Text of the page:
is regarded as the disclosure to the public or the individuals in theauthority of corruption, mismanagement or some kind of wrongdoing. It is a stern action that one needs to engage in only afterexhausting all the internal resources and giving carefulconsideration to the personal as well as professional consequencesthat will follow the event. In most institutions, nurses usuallyhave objections that are based on a petition to non-maleficence. Inmost cases, these complaints are handled efficiently through theeducation of the involved parties regarding the potential harm to aparticular institution, individual, and/or society. Nevertheless,regardless of the effective handling of the matter, unethicalsituations may occasionally continue forcing the nurse to considerwhistleblowing (Bosek & Savage, 2007). An actual situation thatcould result in the need for whistleblowing involves consistentbreaches in maintaining the confidentiality of the patient records.
Asthe nurse in the case, I would first exploit the internal mechanismsthat have been put in place to handle such cases. In the event thatthe unethical behavior continues, I would option for whistleblowingby reporting the matter to a regulatory agency to carry out aninquiry into the matter. The federal whistle-blower law covers astatute that protects all the employees of the government. Therefore,the steps that include reporting the hospital management to therelevant agency, supplying them with any evidence I have gathered,and cooperating in the inquiry process will be protected by the law. According to Attree (2007), some of the disincentives towhistleblowing include retribution, blame for raising the issue, aswell as the fear of the consequences. The potential repercussionsthat I might face include being labeled a traitor and the possibilityof losing my job given that the whistleblowing was against thehospital management.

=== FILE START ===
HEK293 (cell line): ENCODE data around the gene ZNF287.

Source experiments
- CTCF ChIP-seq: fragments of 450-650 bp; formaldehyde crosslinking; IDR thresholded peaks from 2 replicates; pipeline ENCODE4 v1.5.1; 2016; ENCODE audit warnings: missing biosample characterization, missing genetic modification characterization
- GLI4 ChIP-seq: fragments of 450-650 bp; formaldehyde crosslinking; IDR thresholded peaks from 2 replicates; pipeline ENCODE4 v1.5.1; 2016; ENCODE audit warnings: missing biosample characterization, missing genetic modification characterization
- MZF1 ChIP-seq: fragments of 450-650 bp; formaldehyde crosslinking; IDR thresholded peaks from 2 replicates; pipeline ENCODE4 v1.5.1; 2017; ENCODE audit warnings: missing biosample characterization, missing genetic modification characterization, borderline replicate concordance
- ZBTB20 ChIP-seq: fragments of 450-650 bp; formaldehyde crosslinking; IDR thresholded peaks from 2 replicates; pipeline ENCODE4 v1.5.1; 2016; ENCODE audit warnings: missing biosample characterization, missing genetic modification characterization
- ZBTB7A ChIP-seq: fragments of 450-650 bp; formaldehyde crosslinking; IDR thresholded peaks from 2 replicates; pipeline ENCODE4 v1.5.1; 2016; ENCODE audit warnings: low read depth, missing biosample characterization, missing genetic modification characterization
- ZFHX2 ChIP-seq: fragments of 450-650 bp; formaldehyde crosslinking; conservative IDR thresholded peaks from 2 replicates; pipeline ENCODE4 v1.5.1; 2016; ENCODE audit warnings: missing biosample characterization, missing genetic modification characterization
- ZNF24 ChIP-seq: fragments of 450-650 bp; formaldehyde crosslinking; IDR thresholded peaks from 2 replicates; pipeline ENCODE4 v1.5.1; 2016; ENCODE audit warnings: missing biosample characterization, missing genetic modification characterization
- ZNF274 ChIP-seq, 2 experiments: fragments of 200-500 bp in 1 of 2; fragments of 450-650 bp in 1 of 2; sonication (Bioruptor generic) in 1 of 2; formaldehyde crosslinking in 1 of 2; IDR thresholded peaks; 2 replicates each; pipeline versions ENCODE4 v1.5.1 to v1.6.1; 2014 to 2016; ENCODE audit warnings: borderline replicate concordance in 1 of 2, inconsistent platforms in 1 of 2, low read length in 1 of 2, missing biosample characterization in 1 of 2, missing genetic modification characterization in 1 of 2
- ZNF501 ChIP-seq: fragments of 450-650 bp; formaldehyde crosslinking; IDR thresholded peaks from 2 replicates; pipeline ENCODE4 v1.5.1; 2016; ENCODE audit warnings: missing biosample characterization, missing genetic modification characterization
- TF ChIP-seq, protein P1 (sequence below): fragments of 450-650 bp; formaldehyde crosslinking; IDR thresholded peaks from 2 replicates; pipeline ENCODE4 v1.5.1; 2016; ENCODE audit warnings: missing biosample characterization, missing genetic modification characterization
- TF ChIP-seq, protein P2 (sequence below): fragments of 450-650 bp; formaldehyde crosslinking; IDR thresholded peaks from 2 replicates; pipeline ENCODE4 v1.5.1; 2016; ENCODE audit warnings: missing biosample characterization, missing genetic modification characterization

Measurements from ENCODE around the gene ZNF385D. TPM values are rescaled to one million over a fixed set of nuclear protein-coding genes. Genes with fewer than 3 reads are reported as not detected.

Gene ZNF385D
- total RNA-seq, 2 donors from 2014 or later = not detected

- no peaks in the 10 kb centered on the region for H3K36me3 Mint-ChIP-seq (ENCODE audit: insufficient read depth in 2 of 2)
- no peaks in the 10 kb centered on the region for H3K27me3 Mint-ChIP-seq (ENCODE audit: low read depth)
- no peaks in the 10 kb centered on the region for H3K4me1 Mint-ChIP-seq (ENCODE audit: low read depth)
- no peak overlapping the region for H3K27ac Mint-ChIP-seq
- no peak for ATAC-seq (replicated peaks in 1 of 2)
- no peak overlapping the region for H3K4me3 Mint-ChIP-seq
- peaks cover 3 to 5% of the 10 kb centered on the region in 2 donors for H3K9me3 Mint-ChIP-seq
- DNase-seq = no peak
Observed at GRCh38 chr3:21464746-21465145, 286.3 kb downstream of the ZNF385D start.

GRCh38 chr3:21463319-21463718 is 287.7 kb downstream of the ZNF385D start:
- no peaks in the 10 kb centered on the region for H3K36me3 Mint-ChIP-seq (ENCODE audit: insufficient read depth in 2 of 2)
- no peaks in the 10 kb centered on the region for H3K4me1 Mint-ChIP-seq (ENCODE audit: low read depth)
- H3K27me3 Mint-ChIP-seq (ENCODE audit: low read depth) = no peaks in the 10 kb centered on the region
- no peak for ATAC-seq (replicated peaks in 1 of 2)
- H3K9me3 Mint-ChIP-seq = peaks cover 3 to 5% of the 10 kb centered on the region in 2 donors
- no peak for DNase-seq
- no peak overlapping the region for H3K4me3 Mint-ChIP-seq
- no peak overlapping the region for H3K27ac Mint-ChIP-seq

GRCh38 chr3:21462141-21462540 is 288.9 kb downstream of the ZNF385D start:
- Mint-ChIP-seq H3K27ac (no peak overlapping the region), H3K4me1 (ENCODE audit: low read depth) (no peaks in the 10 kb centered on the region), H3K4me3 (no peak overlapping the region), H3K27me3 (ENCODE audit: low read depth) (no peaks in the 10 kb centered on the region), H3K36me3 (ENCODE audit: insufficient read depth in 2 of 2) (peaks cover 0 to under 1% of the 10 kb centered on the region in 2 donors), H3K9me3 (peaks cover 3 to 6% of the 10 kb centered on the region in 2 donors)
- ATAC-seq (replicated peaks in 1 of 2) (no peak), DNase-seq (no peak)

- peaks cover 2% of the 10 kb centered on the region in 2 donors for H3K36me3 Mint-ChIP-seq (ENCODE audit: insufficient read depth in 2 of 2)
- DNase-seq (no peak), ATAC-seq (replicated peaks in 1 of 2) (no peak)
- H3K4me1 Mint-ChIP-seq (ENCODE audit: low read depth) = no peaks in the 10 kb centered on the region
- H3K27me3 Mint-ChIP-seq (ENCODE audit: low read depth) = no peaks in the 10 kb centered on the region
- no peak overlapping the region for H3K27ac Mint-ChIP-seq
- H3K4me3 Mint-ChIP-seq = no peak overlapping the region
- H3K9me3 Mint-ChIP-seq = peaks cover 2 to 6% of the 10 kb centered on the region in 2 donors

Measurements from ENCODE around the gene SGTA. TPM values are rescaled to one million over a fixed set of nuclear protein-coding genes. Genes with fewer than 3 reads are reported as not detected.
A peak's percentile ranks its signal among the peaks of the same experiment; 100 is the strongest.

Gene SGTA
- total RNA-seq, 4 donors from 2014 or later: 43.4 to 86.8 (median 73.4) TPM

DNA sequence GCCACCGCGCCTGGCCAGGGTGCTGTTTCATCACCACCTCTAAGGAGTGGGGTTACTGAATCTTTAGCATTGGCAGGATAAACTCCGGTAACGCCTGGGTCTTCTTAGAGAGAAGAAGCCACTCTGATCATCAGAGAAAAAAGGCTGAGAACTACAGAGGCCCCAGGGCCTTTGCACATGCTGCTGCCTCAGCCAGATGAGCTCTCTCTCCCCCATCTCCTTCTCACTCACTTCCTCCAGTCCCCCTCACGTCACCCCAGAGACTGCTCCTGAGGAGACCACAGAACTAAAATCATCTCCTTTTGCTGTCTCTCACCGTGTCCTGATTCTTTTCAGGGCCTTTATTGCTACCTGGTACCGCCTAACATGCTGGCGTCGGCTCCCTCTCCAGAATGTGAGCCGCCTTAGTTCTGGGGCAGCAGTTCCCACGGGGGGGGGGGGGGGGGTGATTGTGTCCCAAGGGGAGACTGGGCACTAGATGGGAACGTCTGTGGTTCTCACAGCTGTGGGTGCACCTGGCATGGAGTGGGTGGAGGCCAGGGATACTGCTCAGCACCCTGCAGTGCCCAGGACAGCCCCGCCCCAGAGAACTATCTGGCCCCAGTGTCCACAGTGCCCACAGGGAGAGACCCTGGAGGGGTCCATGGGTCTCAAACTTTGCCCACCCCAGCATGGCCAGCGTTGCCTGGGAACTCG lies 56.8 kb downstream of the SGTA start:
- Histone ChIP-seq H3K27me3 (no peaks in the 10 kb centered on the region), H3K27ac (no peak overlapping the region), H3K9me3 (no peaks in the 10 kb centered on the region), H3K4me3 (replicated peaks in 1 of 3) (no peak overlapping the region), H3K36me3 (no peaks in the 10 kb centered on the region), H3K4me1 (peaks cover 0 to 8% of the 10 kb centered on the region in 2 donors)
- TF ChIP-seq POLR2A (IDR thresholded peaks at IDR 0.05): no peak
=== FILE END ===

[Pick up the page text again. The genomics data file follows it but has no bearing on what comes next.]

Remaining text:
Attree,M. (2007). Factors influencing nurses’ decisions to raise concernsabout care quality. Journalof Nursing Management, 15,392-402.
Bosek,M., & Savage, T. (2007). Theethical component of nursing education: Integrating ethics intoclinical experience.Chicago: Lippincott Williams & Wilkins.